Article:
help.search("Distribution", package="stats")


Racket's random number generator uses a 54-bit version of L’Ecuyer’s MRG32k3a algorithm [L'Ecuyer02], as specified in the docs. In addition, the "math" library has a bunch of additional random functions.


(formerly Perl 6) The implementation underlying the rand function is platform and VM dependent. The JVM backend uses that platform's SecureRandom class.


Rascal does not have its own arbitrary number generator, but uses the Java generator. Nonetheless, you can redefine the arbitrary number generator if needed. Rascal has the following functions connected to the random number generator:

import util::Math;
arbInt(int limit); // generates an arbitrary integer below limit
arbRat(int limit, int limit); // generates an arbitrary rational number between the limits
arbReal(); // generates an arbitrary real value in the interval [0.0, 1.0]
arbSeed(int seed);

The last function can be used to redefine the arbitrary number generator. This function is also used in the getOneFrom() functions.

rascal>import List;
rascal>getOneFrom(["zebra", "elephant", "snake", "owl"]);
str: "owl"


The   random   BIF function is a pseudo-random number (non-negative integer) generator, with a range (spread)
limited to   100,000   (but some REXX interpreters support a larger range, including negative numbers).

The random numbers generated are not consistent between different REXX interpreters or
even the same REXX interpreters executing on different hardware.

     /*(below)  returns a random integer between 100 & 200, inclusive.*/

y = random(100, 200)

The random numbers may be repeatable by specifiying a   seed   for the   random   BIF:

call random ,,44    /*the seed in this case is "44". */
y = random(100, 200)

Comparison of random BIF output for different REXX implementations using a deterministic seed.

/* REXX ***************************************************************
* 08.09.2013 Walter Pachl
*            Please add the output from other REXXes
* 10.09.2013 Walter Pachl added REXX/TSO
* 01.08.2014 Walter Pachl show what ooRexx supports
Parse Version v
Call random ,,44
Do i=1 To 10
  ol=ol random(1,10)
If left(v,11)='REXX-ooRexx' Then
  ol=ol random(-999999999,0) /* ooRexx supports negative limits */
Say ol

outputs from various REXX interpreters:

REXX-ooRexx_4.1.3(MT) 6.03 4 Jul 2013: 3 10 6 8 6 9 9 1 1 6 
REXX-ooRexx_4.2.0(MT)_32-bit 6.04 22 Feb 2014: 3 10 6 8 6 9 9 1 1 6 -403019526 
REXX/Personal 4.00 21 Mar 1992: 7 7 6 7 8 8 5 9 4 7
REXX-r4 4.00 17 Aug 2013: 8 10 7 5 4 2 10 5 2 4
REXX-roo 4.00 28 Jan 2007: 8 10 7 5 4 2 10 5 2 4
REXX-Regina_3.7(MT) 5.00 14 Oct 2012: 10 2 7 10 1 1 8 2 4 1
REXX-Regina_3.4p1 (temp bug fix sf.org 1898218)(MT) 5.00 21 Feb 2008: 10 2 7 10 1 1 8 2 4 1
REXX-Regina_3.2(MT) 5.00 25 Apr 2003: 10 2 7 10 1 1 8 2 4 1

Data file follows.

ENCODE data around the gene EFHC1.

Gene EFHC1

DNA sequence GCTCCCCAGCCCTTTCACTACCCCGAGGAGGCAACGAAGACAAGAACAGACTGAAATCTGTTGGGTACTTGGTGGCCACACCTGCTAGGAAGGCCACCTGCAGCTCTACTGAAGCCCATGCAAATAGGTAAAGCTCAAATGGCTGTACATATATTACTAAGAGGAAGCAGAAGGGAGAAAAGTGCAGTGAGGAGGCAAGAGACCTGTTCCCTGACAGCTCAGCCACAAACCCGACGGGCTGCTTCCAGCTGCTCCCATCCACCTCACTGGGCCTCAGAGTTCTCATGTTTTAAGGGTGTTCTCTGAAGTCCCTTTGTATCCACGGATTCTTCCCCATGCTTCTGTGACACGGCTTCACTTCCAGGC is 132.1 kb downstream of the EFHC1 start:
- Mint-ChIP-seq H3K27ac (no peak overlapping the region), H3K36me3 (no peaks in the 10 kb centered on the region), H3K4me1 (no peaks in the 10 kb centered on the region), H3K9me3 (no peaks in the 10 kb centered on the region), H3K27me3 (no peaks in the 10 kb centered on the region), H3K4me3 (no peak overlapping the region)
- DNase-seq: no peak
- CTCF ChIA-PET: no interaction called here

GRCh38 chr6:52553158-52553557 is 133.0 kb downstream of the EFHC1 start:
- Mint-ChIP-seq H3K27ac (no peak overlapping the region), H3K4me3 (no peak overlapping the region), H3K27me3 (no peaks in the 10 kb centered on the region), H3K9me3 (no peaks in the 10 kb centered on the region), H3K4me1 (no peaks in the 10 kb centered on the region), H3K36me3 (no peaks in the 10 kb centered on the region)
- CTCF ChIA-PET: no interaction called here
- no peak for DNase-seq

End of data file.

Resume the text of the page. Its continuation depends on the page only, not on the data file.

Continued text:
REXX-Regina_3.3(MT) 5.00 25 Apr 2004: 10 2 7 10 1 1 8 2 4 1
REXX-Regina_3.4(MT) 5.00 30 Dec 2007: 10 2 7 10 1 1 8 2 4 1
REXX-Regina_3.5(MT) 5.00 31 Dec 2009: 10 2 7 10 1 1 8 2 4 1
REXX-Regina_3.6(MT) 5.00 31 Dec 2011: 10 2 7 10 1 1 8 2 4 1
REXX370 3.48 01 May 1992: 8 7 3 1 6 5 5 8 3 2

Conclusion: It's not safe to transport a program that uses 'reproducable' use of random-bif (i.e. with a seed) from one environment/implementation to another :-(


nr = 10
for i = 1 to nr 
     see random(i) + nl


Ruby's rand function currently uses the Mersenne twister algorithm, as described in its documentation.



- Return a pseudorandom value between 0 and 1


Rust's rand crate offers several PRNGs. (It is also available via #![feature(rustc_private)]). The offering includes some cryptographically secure PRNGs: ISAAC (both 32 and 64-bit variants) and ChaCha20. StdRng is a wrapper of one of those efficient on the current platform. The crate also provides a weak PRNG: Xorshift128. It passes diehard but fails TestU01, replacement is being considered. thread_rng returns a thread local StdRng initialized from the OS. Other PRNGs can be created from the OS or with thread_rng.

For any other PRNGs not provided, they merely have to implement the Rng trait.


Scala's scala.util.Random class uses a Linear congruential formula of the JVM run-time libary, as described in its documentation.
An example can be found here:

import scala.util.Random

 * Histogram of 200 throws with two dices. 
object Throws extends App {
  Stream.continually(Random.nextInt(6) + Random.nextInt(6) + 2)
    .foreach {
      case (a, b) => println(f"$a%2d:" + "X" * b.size)


Seed7 uses a linear congruential generator to compute pseudorandom numbers. Usually random number generators deliver a random value in a fixed range, The Seed7 function rand(low, high) delivers a random number in the requested range [low, high]. Seed7 overloads the rand functions for the types char, boolean, bigInteger, float and others.


Latest versions of Sidef use the Mersenne Twister algorithm to compute pseudorandom numbers, with different initial seeds (and implementations) for floating-points and integers.

say 1.rand          # random float in the interval [0,1)
say 100.irand       # random integer in the interval [0,100)


Sparkling uses the built-in PRNG of whichever C library implementation the interpreter is compiled against. The Sparkling library functions random() and seed() map directly to the C standard library functions rand() and srand() with only one small difference: the return value of rand() is divided by RAND_MAX so that the generated number is between 0 and 1.

Standard ML